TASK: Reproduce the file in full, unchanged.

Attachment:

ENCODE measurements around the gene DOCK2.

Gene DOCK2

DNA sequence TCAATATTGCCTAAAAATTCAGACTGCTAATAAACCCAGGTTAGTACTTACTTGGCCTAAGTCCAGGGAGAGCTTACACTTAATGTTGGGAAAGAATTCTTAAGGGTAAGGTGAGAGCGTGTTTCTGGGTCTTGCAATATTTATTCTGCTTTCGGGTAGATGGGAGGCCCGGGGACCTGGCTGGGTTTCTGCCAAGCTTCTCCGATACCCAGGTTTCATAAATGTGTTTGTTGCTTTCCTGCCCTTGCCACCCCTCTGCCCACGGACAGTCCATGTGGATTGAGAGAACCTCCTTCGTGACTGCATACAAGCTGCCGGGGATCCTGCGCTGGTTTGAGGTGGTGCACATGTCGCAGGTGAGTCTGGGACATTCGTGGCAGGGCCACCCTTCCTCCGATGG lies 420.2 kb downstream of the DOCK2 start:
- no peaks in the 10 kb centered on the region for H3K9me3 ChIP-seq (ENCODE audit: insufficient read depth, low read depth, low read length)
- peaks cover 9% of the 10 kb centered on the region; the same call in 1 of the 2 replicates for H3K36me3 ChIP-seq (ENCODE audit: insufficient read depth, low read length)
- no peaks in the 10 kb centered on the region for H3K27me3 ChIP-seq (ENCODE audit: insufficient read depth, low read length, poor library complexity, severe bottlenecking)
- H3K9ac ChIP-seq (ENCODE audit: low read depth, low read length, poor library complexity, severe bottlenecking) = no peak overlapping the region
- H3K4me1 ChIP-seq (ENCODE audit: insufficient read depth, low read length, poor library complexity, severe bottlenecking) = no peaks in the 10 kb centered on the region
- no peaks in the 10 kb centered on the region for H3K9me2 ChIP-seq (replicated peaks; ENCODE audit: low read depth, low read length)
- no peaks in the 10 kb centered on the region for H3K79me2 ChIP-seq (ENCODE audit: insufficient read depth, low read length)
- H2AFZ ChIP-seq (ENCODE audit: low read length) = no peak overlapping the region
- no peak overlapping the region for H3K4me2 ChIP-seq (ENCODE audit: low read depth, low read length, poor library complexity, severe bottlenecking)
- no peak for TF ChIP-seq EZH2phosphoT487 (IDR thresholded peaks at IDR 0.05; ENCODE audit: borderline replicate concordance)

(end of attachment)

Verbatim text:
ENCODE measurements around the gene DOCK2.

Gene DOCK2

DNA sequence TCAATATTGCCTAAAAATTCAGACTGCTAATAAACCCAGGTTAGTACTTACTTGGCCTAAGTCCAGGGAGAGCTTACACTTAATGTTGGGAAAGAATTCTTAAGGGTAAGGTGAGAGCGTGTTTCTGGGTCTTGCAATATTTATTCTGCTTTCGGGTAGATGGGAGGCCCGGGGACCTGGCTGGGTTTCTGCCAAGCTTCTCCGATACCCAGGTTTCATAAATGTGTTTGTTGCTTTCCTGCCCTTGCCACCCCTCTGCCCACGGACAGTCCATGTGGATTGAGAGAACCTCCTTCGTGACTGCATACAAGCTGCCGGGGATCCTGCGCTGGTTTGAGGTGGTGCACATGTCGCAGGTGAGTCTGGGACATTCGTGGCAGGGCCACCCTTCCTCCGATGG lies 420.2 kb downstream of the DOCK2 start:
- no peaks in the 10 kb centered on the region for H3K9me3 ChIP-seq (ENCODE audit: insufficient read depth, low read depth, low read length)
- peaks cover 9% of the 10 kb centered on the region; the same call in 1 of the 2 replicates for H3K36me3 ChIP-seq (ENCODE audit: insufficient read depth, low read length)
- no peaks in the 10 kb centered on the region for H3K27me3 ChIP-seq (ENCODE audit: insufficient read depth, low read length, poor library complexity, severe bottlenecking)
- H3K9ac ChIP-seq (ENCODE audit: low read depth, low read length, poor library complexity, severe bottlenecking) = no peak overlapping the region
- H3K4me1 ChIP-seq (ENCODE audit: insufficient read depth, low read length, poor library complexity, severe bottlenecking) = no peaks in the 10 kb centered on the region
- no peaks in the 10 kb centered on the region for H3K9me2 ChIP-seq (replicated peaks; ENCODE audit: low read depth, low read length)
- no peaks in the 10 kb centered on the region for H3K79me2 ChIP-seq (ENCODE audit: insufficient read depth, low read length)
- H2AFZ ChIP-seq (ENCODE audit: low read length) = no peak overlapping the region
- no peak overlapping the region for H3K4me2 ChIP-seq (ENCODE audit: low read depth, low read length, poor library complexity, severe bottlenecking)
- no peak for TF ChIP-seq EZH2phosphoT487 (IDR thresholded peaks at IDR 0.05; ENCODE audit: borderline replicate concordance)